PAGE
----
It happened in a flash. So fast you can’t even appreciate the cruel truth behind the painfully overused cliché. My wife was in the baby section with our oldest daughter when she asked my opinion about a type of bottle. I dutifully feigned interest and weighed in. When I turned back, our three-year-old was gone. I lost my kid at a Buy, Buy Baby, which sounds like a pun too far even for a Dad.
I had never lost track of my kids. I’d hear stories from other dads about the harrowing time Colin ran off at a park, or when Isabelle wandered away at the grocery store. It happens to everyone, I’d say obligingly. In my head, I was smugly crowning myself for being a better dad. Our oldest was six, and she had never been out of my sight unwillingly. Never lost in the crowd on the subway, not once in a sea of kids at the park. Not in the bedlam of an amusement park nor the chaos at the zoo. Even when we added a second to the mix, my record stayed pristine.
Emma, like her older sister, was looking forward to the baby coming in a couple of months. But she was three, so she was much more interested in the toy section, especially as it related to her upcoming birthday. I had physically pulled her away from a toy horse when my wife had beckoned for my expert opinion on bottles. The confusion hit before panic. Emma had to be close, it was literally one second before when she was next to me.
After scanning the sections around me with no sign of our little redhead, I officially upgraded to panic. “Where’s Emma?” my wife asked accusingly after reading my face. “I thought she was with you!” I seethed through clenched teeth. I very much did not think that, but like a true hero, my first action was to try and blame her somehow. That moment you have to tell your wife you don’t know where your child went is excruciating, and it just gets worse from there.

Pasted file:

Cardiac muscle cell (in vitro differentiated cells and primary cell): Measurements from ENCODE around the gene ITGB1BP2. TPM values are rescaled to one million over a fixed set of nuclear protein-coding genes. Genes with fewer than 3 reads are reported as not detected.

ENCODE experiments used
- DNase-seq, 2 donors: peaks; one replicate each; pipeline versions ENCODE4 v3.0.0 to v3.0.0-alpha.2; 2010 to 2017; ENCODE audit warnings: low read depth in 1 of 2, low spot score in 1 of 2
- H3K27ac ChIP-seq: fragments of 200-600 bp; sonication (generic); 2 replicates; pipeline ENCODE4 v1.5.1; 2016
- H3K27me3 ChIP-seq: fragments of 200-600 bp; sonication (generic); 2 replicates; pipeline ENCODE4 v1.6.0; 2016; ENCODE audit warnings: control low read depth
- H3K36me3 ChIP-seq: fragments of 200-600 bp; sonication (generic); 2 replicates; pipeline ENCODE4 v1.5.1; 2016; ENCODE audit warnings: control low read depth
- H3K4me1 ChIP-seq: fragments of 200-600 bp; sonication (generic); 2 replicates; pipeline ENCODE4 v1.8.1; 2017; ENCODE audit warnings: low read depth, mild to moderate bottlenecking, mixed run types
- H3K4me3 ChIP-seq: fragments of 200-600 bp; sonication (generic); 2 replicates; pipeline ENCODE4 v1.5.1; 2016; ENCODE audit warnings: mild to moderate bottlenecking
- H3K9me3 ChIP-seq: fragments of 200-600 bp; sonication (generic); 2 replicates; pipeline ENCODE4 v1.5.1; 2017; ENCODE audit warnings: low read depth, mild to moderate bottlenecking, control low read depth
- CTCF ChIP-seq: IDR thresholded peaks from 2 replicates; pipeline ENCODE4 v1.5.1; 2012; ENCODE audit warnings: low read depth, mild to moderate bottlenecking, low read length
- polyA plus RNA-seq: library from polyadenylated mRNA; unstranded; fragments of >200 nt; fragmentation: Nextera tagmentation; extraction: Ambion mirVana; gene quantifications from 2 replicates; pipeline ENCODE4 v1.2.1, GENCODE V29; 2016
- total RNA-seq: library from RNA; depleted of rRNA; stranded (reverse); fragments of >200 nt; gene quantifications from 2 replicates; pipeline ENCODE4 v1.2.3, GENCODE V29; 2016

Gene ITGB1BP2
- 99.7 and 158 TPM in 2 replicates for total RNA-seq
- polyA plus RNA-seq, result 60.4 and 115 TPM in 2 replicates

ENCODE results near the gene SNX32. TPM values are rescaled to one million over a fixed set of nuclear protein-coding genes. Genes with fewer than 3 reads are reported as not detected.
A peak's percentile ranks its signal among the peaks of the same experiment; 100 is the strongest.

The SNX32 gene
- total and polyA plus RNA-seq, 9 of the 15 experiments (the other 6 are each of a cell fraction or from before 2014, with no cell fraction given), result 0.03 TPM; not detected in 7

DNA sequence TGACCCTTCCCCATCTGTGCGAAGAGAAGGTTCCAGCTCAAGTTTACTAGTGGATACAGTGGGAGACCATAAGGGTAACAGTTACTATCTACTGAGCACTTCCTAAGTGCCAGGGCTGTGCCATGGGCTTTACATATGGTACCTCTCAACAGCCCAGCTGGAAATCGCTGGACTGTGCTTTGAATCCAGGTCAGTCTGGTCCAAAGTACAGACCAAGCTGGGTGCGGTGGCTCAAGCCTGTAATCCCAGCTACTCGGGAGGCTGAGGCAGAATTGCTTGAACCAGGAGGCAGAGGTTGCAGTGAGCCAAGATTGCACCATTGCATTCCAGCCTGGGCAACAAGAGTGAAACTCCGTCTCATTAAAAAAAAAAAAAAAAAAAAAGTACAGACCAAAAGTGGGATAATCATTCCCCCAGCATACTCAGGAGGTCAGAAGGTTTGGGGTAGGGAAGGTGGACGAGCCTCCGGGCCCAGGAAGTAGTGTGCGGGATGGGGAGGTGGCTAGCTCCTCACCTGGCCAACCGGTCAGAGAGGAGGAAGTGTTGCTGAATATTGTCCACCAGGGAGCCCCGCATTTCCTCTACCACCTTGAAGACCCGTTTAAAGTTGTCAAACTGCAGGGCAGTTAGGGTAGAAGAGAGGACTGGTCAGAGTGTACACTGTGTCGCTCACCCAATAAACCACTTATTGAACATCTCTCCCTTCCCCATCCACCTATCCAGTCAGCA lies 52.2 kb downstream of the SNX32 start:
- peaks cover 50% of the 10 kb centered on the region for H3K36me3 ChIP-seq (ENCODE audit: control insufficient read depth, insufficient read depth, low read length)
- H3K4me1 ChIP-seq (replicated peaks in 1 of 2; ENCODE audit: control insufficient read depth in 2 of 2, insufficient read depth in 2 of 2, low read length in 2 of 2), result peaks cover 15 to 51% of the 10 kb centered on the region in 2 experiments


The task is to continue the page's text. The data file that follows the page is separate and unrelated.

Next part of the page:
I quickly snapped to attention and we came up with a gameplan. She made a beeline with our other daughter to the front door, guarding the exit like an aggressive Costco employee checking receipts, only making sure no one was leaving with our three-year-old instead.
I started stalking the surrounding sections, confidently at first, so as to not startle other shoppers. I said her name, maybe a little louder than normal but not enough to draw attention. The problem is, when you yell “Emma!” at a Buy, Buy Baby, eight kids come running.
There’s also a special humiliation of losing one of your kids at a baby store. Nothing says “I’m ready for this baby” like losing one of your other babies at the baby store. I became the frantic dad I was never able to see on my high horse.
By the third time I was cycling through the sections in the back of the store, all pretense of normalcy was dropped. That’s when the terror takes hold. It had been maybe 30 seconds, which feels insignificant to write but was a lifetime to live through. I’m pacing aisles maniacally, my head running through what comes next. The defeated front lawn press conference where you beg the community to help in the search. Hanging ‘missing’ posters on light poles like she’s a lost cat. Christmas. It was three months away, but I’d never have a normal holiday again.
On my fourth pass, I saw the tiny pair of shoes embedded deep in a rack of clothes. And I found our scared three-year-old, perfectly hidden in a forest of sassy maternity pajamas. I hugged her with a ferocity that replaced the dread I’d felt seconds before.
I pretended to be mad at her for running off, but it was just a show for the other parents who I assume were watching our every move at that point. Really, all I felt was intense relief and joy. She was teary-eyed, scared by the brief ordeal, and apologetic in the unspoken way a three-year-old can be. Rattled, I carried her to the front of the store to let my wife know we wouldn’t be on the news that night. She went through some the same range of relief and mock-anger, and we quickly paid for the baby stuff and left the store as fast as we could.
We gave her some sort of bullshit talk about running off, but we drove away feeling like we won the lottery. Out of a mix of shame and guilt, I went back to the store later in the day to buy the toy horse she wanted so desperately. A perfect birthday surprise, I thought, and a step on the path back to being the best dad ever.
She played with it for one day and then forgot about it for years.